Residential and commercial development

The NW North America Threatened Conifer Region extends from British Columbia in Canada down the Pacific coast as far south as San Francisco and with a southern inland limit of Fresno. The western slopes of the Rocky Mountains form the eastern limit. It encompasses major mountain ranges including the Cascades, Sierra Nevada and the Transverse Ranges in southern California. It also includes the Klamath-Siskiyou region which bridges the coastal mountain ranges of California and Oregon and the Pacific Coast Ranges. The Region is one of the most diverse areas in the world for temperate conifers and is especially famous for having some of the most enormous conifers in the world, namely Sequoia sempervirens and Sequoiadendron giganteum. Much of the area is included in the Biodiversity Hotspot of the Californian Floristic Province and is characterised by cool, wet  winters and hot, dry summers with many conifers in the coastal forests reliant on persistent summer fog. Threats in this Region include fragmentation of forests and reductions in population sizes due to historic logging and forestry management practices that favour particular species, urbanisation, grazing and the introduction of exotic pests and diseases. Many years of fire suppression and other management practices have caused high-intensity fires which has led to the loss of large areas of conifer forests.

Taxa in the category - Residential and commercial development:

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Abies delavayi subsp. fansipanensis (Q.P.Xiang) Rushforth

This subspecies, described in 1997, is restricted to a single mountain in Northern Việt Nam. The main threats are its small population size and restricted distribution which make it potentially susceptible to stochastic events.  Read full species entry >

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Abies pinsapo Boiss.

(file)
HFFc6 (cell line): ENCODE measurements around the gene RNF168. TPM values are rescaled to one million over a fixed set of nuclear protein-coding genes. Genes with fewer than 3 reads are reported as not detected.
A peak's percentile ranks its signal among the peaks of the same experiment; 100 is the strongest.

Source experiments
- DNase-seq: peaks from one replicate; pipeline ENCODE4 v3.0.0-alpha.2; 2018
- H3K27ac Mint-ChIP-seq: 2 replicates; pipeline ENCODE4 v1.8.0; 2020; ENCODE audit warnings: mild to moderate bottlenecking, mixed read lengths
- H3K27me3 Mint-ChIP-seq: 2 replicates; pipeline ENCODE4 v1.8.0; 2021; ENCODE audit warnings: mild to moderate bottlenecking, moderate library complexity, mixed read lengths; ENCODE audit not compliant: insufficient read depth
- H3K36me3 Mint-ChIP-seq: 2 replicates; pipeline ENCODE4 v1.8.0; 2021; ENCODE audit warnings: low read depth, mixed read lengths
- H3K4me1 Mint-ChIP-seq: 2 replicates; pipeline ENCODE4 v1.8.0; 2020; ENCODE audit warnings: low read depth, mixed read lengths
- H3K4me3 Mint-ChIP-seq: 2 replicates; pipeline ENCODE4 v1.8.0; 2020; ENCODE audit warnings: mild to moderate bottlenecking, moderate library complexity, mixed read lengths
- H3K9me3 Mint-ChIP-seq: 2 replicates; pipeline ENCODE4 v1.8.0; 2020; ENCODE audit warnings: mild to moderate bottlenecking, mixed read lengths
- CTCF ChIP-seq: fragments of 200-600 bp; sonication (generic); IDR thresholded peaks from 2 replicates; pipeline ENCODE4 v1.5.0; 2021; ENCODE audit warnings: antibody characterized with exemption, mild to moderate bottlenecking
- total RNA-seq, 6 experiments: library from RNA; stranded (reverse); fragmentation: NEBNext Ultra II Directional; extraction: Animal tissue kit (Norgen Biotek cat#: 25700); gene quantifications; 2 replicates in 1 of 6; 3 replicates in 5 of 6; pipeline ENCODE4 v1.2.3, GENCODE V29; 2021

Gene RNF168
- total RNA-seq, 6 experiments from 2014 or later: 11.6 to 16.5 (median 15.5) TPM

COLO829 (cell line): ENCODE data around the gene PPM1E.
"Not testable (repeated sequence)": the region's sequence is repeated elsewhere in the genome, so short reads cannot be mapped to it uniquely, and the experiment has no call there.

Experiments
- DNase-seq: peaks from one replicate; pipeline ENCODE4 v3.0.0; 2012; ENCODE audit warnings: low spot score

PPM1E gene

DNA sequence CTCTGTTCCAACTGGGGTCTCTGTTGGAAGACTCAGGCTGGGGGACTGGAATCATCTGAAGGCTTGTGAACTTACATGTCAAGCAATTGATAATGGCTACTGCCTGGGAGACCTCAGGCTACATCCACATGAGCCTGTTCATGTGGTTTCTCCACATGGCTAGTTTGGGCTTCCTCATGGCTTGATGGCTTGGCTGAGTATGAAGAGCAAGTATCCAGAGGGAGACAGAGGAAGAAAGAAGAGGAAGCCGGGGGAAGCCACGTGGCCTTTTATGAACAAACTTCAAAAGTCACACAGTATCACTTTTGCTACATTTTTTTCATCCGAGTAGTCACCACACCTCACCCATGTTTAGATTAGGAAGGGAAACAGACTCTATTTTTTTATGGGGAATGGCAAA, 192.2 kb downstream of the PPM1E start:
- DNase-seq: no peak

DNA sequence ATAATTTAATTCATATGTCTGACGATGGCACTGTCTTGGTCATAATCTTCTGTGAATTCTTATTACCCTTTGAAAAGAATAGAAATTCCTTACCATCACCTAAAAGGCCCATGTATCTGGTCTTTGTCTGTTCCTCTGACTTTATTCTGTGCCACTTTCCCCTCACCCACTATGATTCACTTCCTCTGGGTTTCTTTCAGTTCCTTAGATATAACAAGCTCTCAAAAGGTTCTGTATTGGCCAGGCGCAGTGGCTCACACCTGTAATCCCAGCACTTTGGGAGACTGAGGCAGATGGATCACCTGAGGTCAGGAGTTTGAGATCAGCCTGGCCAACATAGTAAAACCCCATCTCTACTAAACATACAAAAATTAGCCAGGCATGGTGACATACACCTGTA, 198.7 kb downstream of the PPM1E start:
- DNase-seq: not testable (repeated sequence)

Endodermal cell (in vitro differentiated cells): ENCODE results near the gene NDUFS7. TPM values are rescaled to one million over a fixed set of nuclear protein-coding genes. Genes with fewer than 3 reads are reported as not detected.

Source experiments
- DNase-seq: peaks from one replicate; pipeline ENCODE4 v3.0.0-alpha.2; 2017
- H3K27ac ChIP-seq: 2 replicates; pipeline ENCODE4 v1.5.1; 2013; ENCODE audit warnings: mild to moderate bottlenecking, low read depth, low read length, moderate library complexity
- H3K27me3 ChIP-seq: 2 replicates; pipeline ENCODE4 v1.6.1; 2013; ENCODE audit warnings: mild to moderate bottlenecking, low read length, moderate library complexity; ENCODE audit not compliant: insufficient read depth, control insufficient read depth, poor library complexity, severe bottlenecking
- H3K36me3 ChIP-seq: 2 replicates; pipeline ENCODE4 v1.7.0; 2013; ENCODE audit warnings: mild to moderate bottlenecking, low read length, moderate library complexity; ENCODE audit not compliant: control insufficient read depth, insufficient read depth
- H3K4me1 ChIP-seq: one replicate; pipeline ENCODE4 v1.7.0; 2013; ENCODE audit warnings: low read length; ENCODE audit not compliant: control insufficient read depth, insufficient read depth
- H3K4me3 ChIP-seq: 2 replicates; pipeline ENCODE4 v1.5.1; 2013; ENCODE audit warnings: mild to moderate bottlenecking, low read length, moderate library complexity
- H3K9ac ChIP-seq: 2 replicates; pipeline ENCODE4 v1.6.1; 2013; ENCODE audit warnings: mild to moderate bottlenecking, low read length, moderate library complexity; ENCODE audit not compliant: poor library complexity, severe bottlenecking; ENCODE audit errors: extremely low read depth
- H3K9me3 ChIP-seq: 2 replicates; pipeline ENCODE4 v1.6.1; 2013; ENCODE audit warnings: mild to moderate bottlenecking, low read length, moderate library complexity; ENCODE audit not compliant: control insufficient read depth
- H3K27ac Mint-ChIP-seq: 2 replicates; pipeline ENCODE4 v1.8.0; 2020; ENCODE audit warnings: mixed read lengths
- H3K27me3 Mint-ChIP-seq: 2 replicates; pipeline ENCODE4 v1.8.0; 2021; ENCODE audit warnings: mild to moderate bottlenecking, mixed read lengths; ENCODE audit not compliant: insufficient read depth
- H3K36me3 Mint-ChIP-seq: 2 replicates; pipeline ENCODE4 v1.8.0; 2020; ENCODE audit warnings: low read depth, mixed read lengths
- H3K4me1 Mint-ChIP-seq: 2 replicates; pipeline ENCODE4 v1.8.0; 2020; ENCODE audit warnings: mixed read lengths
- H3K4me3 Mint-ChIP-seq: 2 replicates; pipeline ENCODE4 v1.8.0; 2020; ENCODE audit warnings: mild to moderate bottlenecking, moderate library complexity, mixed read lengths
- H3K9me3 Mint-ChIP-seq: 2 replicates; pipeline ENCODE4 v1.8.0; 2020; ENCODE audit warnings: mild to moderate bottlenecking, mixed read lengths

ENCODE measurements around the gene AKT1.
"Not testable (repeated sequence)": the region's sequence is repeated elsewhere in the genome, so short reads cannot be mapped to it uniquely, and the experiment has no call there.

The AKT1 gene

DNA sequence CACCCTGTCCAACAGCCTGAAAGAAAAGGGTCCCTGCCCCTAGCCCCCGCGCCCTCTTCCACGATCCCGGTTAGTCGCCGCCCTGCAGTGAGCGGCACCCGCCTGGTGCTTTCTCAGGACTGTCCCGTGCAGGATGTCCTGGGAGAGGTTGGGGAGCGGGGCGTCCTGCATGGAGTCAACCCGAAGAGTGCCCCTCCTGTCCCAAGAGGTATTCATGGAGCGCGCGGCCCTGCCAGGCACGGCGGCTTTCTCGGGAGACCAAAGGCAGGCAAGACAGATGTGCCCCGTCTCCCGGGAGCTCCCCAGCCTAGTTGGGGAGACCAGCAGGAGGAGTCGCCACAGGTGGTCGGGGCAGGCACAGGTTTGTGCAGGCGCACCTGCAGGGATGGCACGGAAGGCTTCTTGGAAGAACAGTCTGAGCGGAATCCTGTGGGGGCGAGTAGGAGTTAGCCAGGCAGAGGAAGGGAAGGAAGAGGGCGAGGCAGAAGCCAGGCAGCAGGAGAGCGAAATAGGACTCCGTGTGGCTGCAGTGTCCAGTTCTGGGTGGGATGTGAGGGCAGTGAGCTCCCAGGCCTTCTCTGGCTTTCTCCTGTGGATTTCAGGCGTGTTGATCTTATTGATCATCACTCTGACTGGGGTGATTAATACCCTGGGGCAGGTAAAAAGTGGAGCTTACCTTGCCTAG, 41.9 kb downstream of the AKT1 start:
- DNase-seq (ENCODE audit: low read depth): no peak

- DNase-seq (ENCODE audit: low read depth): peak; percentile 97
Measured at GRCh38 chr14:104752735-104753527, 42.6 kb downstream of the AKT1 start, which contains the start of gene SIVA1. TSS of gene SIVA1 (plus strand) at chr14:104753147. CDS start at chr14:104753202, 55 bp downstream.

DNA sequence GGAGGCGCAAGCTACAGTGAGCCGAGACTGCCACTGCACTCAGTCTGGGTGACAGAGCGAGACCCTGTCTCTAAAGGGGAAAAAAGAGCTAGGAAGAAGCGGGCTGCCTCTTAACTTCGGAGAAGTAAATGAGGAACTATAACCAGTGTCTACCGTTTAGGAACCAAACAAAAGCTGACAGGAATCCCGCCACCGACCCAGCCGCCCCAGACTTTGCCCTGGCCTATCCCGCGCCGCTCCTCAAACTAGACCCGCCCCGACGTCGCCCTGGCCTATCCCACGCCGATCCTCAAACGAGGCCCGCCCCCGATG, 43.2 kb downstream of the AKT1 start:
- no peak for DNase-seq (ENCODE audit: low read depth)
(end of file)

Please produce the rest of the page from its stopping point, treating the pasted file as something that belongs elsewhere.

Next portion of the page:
The Spanish fir has two subspecies distributed in southern Spain and northern Morocco where threats include fire, grazing and climate change. Read full species entry >

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Abies pinsapo var. marocana (Trabut) Ceballos & Bolanos

The Moroccan fir is restricted to two small forests in the Rif Mountains of northern Morocco where over a period of 60 years it has suffered a 70% decline. Read full species entry >

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Amentotaxus argotaenia (Hance) Pilg

A widespread species that only ever occurs in small isolated populations. It is currently assessed as Near Threatened due to range wide deforestation. Read full species entry >

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Amentotaxus assamica D.K.Ferguson

Poorly known species endemic to India where threats include forest clearance for agriculture, logging, firewood collection and infrastructure development Read full species entry >

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Calocedrus macrolepis Kurz

A widespread species that has been exploited for timber and resin. Difficulties in estimating the extent of its decline and a lack of information about its staus is some parts of its range have resulted in an assessment of Near Threatened. Read full species entry >

Foliage
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Cedrus libani A.Rich.

Native to mountains adjacent to the north-eastern Mediterranean coast in Turkey, Syria and Lebanon. Threats include pathogens, fire, urbanisation, selective felling, activities associated with winter sports and grazing. Read full species entry >

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Cephalotaxus hainanensis H.L.Li

Restricted to the island of Hainan, China where the main threat has been exploitation of the bark and leaves for the valuable medicinal extracts. Habitat conversion and deforestation are now the most current threats Read full species entry >

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